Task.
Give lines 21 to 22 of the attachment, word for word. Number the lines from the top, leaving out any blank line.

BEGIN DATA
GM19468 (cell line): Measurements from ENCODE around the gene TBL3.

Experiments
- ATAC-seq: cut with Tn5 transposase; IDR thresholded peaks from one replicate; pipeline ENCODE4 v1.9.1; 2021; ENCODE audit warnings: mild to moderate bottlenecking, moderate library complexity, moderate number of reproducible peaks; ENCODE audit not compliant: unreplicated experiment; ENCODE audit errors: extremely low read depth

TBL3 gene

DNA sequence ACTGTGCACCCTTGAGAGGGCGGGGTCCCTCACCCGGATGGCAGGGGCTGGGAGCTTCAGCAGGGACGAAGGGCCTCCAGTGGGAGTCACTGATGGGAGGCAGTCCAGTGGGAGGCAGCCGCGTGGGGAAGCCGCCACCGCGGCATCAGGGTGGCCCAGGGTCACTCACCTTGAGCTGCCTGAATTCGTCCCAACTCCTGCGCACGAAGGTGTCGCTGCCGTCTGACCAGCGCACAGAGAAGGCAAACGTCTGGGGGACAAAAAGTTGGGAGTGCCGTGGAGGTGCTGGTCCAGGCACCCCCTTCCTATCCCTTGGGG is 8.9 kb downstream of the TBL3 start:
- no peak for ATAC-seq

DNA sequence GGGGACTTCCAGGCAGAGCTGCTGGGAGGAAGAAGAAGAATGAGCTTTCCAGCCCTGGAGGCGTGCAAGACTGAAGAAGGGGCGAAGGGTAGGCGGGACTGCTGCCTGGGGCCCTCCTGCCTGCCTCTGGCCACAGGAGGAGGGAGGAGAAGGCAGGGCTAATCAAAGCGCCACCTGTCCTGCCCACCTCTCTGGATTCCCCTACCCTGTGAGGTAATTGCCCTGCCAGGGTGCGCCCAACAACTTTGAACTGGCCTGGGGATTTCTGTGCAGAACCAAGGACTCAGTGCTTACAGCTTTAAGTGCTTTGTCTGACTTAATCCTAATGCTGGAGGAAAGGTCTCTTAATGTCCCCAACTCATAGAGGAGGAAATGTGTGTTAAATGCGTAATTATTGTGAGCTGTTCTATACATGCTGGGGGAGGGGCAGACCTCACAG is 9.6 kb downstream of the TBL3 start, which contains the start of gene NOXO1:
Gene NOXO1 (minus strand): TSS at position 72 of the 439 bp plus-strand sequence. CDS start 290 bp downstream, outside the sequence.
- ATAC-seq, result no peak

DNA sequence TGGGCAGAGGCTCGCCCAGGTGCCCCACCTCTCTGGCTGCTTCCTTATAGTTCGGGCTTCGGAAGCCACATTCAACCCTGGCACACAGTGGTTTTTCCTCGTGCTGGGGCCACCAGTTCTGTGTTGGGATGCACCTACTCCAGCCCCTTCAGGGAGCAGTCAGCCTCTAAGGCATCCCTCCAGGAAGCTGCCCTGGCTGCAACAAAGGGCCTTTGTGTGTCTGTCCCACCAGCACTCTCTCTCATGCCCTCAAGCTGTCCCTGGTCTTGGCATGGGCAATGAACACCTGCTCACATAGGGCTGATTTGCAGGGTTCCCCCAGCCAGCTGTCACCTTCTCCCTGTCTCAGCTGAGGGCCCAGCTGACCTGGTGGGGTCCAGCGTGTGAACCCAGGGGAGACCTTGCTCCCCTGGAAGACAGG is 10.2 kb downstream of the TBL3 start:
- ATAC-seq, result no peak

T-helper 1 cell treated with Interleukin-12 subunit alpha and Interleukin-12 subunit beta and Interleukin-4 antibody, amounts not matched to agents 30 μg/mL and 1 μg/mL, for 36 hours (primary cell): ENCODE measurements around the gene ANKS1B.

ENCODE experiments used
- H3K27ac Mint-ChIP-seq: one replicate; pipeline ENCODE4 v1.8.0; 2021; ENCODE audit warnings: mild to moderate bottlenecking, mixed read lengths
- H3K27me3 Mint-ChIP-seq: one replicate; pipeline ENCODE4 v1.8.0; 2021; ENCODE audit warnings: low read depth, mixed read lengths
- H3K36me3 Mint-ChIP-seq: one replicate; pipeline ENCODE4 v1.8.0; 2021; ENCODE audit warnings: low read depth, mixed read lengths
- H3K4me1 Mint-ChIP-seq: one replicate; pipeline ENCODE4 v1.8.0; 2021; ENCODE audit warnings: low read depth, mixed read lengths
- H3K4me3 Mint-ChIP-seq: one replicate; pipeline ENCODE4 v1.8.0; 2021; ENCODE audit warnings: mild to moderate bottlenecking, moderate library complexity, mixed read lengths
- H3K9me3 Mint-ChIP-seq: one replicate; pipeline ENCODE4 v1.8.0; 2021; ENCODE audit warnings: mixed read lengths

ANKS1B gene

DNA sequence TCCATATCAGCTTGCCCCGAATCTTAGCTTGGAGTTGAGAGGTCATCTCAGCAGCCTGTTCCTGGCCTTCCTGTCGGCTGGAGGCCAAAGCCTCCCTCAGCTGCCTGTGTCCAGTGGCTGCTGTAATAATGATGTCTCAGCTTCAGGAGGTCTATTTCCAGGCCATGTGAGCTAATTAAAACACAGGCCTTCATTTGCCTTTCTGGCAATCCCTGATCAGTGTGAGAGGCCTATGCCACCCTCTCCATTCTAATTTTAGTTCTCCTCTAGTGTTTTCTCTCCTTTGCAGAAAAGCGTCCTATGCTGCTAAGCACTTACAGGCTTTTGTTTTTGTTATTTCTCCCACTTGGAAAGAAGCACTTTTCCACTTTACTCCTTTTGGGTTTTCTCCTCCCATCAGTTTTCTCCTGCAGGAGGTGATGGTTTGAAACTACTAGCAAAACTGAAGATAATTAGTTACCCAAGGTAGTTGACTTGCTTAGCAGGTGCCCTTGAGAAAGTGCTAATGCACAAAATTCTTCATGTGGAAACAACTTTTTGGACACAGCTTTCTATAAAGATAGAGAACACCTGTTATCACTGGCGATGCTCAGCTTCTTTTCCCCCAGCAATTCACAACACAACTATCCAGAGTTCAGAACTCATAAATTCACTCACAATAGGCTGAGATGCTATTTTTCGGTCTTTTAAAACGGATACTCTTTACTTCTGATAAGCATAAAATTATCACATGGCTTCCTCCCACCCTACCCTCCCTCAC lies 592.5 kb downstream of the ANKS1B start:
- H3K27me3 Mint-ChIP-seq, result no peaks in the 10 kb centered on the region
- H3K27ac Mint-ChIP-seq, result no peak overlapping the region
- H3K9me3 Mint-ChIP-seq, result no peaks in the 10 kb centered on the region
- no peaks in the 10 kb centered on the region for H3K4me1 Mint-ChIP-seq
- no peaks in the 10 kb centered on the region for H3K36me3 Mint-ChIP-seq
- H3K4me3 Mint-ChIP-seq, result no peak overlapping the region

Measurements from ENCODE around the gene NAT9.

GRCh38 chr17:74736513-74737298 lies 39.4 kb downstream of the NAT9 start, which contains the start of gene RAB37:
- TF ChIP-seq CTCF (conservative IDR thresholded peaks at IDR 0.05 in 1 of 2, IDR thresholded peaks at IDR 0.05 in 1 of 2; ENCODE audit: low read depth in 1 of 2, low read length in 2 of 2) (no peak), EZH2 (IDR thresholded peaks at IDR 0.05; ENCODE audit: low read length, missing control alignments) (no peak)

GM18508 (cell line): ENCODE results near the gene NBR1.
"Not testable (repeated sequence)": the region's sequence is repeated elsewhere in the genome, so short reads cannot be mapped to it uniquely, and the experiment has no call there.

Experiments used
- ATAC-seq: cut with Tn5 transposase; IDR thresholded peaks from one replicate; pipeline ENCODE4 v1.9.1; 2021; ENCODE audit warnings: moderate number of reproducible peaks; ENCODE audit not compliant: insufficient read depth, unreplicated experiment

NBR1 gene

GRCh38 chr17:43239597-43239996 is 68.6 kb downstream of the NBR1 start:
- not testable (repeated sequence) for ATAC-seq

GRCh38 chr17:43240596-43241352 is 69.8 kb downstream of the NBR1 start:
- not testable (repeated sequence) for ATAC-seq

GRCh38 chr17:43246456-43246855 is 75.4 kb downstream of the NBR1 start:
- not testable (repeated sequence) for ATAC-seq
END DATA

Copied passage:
DNA sequence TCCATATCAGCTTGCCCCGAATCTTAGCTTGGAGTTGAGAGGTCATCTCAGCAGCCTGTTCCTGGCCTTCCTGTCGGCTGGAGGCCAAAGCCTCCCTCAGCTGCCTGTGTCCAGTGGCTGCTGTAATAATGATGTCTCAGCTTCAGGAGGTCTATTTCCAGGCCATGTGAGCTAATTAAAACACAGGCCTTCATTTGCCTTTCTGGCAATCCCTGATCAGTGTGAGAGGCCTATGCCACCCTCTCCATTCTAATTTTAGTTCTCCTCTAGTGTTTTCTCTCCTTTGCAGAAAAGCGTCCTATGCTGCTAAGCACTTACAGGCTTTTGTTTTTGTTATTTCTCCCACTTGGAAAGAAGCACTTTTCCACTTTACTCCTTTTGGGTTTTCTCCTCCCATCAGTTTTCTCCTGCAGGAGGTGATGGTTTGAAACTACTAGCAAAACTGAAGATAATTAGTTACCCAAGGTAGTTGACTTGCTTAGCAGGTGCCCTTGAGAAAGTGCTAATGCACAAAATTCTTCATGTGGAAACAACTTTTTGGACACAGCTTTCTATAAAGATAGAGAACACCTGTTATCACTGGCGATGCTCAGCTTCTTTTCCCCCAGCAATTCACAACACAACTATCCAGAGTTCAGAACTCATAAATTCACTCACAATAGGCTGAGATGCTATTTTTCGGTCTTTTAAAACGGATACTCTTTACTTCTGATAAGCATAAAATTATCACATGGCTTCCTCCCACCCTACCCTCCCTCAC lies 592.5 kb downstream of the ANKS1B start:
- H3K27me3 Mint-ChIP-seq, result no peaks in the 10 kb centered on the region